If you can, take a practice test within a week before the test in May. I did a paper two years ago on standardized testing, and in my research I found a few studies that demonstrated that taking a practice test soon before the real test will actually boost your score significantly (something like 15-20%, I can't remember exactly).

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Unfadeable

Wow, that's really interesting re: ignoring reading/writing for a while. I think I might have to do something like that; I hardly devote any time to listening/speaking skills, so it's no wonder I'm so weak there. I'm going to try putting all this advice into practice and we'll see if I improve during the next round. Thanks for the advice about when to write the practice test, that's really good to know.

You've already made tremendous strides this year, so I'm sure you can pass 流利 by November. Looking forward to future blog posts on the subject =)

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Unfadeable

So I wrote the real TOCFL 4 today and passed. Somehow I was able to substantially raise my score, especially my listening: I got 46/50 on listening and 37/50 on reading, so 83/100. The weird thing was I only sort of understood most of the audio, but I was usually able to eliminate incorrect answers and guess the right one based on the gist of the passage. I spent about 50 hours on listening work over the last month, so that must have helped, plus I did two practice tests the week before the real thing. I still wasn't fast enough on the reading part, had to guess all the answers for the final essay and two of the real world examples, so 8+ questions were random guesses. I think my strategy of leaving the real world examples till the end was helpful, although some were quicker to do than I thought. Anyway, all of which is to say these tests aren't really as hard as one might think at first, and that they can be approached strategically. I have a few classmates who I would say have better Chinese than I, but I did much better than them on the test (two failed), and there's even a girl several levels above me who got 15 points less than me. The corollary to this is that the test really isn't an accurate measure of one's ability. Maybe I'll try and pass level 5/流利 in the fall if it's offered overseas...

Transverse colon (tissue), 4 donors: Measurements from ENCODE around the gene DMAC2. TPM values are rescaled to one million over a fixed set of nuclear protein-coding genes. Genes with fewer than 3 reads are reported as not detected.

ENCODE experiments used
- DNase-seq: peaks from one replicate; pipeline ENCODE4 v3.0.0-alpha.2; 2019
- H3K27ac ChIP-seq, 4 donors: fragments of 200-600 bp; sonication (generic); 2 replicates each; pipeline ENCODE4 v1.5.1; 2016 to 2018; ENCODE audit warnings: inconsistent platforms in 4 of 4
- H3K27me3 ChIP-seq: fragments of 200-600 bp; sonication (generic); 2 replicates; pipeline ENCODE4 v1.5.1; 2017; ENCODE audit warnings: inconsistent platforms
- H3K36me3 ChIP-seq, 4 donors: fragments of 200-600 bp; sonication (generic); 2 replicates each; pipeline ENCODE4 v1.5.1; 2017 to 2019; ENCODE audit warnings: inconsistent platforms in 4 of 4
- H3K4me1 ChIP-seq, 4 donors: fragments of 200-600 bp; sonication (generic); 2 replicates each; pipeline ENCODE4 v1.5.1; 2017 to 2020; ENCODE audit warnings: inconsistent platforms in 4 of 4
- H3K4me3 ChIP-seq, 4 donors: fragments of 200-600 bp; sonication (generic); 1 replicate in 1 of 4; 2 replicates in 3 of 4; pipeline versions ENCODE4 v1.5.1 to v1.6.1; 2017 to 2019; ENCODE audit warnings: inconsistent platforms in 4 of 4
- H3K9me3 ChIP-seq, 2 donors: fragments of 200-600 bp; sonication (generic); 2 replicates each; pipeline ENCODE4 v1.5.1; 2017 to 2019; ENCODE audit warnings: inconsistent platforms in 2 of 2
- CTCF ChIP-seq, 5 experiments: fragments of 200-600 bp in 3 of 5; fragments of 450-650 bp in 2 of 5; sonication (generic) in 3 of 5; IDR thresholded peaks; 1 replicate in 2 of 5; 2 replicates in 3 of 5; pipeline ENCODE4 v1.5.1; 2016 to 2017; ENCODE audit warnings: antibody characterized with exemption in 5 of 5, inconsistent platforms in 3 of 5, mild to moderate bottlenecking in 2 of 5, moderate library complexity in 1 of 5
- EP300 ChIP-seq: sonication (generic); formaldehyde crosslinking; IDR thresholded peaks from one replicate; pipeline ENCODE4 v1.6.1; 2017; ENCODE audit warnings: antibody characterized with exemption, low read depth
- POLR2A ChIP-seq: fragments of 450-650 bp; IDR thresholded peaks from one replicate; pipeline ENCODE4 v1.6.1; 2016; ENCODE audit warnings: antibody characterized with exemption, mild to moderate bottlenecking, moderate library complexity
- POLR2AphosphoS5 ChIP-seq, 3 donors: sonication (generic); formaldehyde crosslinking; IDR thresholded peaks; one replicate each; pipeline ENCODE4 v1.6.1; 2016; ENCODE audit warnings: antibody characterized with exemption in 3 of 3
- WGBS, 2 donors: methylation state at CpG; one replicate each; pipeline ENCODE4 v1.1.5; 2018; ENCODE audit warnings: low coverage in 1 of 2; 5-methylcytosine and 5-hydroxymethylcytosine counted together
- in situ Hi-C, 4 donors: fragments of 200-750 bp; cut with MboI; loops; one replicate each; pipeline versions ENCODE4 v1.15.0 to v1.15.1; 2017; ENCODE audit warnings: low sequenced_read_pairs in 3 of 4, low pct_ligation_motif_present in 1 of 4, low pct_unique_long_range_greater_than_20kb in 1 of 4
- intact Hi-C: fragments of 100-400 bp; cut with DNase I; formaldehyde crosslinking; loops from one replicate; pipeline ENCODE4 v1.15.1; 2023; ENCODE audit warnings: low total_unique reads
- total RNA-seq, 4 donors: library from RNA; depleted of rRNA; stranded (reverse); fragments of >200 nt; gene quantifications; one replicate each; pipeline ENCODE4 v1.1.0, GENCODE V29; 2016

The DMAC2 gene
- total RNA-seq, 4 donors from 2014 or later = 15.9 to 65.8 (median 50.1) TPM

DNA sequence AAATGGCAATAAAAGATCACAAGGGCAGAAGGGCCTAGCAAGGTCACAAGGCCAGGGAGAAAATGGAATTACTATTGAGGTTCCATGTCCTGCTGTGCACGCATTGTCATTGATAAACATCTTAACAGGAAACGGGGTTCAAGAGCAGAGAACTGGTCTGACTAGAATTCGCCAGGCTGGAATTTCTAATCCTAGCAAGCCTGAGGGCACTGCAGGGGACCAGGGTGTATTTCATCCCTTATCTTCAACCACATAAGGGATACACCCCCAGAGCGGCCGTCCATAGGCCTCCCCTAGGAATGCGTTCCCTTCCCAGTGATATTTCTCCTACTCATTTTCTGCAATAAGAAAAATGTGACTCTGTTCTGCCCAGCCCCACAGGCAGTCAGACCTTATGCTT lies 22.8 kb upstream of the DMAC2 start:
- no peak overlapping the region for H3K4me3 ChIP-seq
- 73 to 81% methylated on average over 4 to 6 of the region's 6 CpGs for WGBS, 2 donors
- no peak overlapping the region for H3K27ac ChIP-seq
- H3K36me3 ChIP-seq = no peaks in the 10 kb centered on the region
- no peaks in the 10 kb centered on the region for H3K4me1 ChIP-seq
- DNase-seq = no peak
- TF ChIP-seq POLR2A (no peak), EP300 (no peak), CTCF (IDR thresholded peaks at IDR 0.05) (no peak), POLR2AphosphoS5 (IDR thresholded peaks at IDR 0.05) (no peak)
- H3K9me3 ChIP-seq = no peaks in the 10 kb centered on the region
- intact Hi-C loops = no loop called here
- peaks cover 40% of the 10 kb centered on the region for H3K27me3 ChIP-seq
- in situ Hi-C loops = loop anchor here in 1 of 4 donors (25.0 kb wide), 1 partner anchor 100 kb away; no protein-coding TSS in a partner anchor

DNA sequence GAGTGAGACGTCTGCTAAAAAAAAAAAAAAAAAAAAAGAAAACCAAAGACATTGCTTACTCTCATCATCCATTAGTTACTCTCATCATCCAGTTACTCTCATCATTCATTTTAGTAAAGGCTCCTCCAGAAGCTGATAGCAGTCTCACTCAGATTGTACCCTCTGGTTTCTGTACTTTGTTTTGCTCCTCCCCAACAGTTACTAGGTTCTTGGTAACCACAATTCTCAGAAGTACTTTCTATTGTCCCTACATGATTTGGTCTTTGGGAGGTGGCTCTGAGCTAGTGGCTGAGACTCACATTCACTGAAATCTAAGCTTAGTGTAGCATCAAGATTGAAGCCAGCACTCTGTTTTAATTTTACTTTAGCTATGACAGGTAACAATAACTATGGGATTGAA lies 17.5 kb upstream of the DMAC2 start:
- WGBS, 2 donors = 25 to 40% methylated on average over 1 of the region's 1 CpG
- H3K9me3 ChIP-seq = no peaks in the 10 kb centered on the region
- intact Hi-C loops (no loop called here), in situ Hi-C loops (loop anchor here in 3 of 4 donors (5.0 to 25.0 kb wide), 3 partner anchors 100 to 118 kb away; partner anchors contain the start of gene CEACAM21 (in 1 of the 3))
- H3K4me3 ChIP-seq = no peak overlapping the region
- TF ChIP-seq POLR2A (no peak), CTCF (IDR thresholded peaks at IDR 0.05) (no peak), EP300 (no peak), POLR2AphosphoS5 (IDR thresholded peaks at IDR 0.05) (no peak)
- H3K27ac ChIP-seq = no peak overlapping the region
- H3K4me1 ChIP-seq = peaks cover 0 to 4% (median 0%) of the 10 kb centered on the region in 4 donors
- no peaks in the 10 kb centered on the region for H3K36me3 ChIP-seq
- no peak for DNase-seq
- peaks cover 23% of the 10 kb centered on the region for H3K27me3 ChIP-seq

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OneEye